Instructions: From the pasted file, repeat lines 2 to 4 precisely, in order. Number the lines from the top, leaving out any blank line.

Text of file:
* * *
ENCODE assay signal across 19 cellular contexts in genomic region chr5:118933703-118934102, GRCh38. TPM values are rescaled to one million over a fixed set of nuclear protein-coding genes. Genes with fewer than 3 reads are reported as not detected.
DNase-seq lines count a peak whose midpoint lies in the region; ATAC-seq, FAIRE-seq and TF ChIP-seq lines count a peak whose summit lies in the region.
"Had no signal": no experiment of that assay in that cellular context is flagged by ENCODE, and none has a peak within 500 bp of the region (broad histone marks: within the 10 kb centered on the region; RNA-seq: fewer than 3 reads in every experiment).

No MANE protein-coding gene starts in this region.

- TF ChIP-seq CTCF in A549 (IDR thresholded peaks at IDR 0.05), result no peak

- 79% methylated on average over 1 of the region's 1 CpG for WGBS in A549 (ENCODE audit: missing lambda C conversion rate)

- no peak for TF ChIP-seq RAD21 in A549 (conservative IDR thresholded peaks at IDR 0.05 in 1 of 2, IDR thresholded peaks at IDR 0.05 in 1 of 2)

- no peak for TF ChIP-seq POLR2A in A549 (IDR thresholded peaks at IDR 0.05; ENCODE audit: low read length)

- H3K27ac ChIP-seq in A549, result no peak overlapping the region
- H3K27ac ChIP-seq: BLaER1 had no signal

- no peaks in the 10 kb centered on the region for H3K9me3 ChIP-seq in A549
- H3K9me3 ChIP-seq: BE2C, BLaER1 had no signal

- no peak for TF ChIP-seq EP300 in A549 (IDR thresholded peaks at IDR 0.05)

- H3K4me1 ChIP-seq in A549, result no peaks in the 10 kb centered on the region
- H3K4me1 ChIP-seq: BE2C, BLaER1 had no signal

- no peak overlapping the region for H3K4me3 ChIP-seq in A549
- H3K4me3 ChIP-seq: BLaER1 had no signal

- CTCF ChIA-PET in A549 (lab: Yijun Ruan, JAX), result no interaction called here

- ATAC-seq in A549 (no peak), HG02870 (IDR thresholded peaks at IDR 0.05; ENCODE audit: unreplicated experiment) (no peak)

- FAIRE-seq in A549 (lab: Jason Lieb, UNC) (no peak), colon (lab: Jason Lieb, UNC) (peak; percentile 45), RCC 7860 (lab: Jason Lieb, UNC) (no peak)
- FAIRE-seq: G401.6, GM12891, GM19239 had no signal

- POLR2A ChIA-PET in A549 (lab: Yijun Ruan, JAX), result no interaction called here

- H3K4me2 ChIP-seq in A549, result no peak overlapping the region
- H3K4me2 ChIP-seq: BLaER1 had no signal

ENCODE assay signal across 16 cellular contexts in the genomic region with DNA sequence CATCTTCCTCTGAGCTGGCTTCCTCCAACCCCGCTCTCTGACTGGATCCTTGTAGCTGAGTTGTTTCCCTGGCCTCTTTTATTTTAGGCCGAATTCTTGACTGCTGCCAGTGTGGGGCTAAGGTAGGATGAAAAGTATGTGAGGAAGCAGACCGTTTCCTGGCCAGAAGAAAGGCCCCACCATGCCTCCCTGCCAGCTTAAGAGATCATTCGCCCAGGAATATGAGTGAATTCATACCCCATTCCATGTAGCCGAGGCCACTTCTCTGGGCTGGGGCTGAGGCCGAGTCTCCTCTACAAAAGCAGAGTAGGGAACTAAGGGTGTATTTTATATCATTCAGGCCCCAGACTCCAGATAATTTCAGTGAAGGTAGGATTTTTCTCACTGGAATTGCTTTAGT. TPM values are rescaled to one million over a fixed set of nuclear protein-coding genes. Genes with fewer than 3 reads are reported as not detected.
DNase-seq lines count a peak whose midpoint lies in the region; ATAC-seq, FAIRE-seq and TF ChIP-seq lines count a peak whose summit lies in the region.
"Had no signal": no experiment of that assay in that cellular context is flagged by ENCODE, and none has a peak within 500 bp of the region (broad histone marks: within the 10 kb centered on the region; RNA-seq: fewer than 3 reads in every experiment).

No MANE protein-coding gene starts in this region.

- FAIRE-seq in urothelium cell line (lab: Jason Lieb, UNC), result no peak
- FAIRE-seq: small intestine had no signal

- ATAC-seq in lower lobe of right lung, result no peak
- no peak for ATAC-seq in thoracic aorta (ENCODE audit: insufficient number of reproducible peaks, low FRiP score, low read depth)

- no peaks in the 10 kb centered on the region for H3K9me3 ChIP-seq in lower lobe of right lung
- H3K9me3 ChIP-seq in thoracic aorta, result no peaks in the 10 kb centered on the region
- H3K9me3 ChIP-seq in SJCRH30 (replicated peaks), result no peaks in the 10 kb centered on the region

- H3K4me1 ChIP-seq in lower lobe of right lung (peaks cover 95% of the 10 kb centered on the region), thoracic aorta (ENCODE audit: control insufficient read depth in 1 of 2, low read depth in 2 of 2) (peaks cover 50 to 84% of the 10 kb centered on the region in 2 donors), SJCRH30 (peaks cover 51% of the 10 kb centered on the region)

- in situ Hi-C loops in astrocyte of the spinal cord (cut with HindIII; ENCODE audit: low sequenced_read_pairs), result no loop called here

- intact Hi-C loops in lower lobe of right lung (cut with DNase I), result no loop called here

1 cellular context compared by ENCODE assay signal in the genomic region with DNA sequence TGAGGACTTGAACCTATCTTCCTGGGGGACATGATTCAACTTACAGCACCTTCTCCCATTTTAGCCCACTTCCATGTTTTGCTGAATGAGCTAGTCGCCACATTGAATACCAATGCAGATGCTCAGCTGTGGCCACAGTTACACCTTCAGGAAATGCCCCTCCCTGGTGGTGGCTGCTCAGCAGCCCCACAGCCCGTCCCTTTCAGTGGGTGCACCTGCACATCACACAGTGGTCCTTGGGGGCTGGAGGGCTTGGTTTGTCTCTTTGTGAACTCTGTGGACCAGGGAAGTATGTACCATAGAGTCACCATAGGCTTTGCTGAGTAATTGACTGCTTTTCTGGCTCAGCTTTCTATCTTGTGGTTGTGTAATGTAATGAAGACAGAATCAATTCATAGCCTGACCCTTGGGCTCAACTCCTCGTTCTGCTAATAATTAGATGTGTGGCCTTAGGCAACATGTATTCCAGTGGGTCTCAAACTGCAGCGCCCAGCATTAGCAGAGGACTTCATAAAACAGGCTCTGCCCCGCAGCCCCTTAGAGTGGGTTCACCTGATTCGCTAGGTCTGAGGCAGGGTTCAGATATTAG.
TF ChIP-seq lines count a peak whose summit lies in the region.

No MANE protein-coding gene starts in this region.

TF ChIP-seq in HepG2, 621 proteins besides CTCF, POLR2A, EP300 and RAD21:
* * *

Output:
DNase-seq lines count a peak whose midpoint lies in the region; ATAC-seq, FAIRE-seq and TF ChIP-seq lines count a peak whose summit lies in the region.
"Had no signal": no experiment of that assay in that cellular context is flagged by ENCODE, and none has a peak within 500 bp of the region (broad histone marks: within the 10 kb centered on the region; RNA-seq: fewer than 3 reads in every experiment).

No MANE protein-coding gene starts in this region.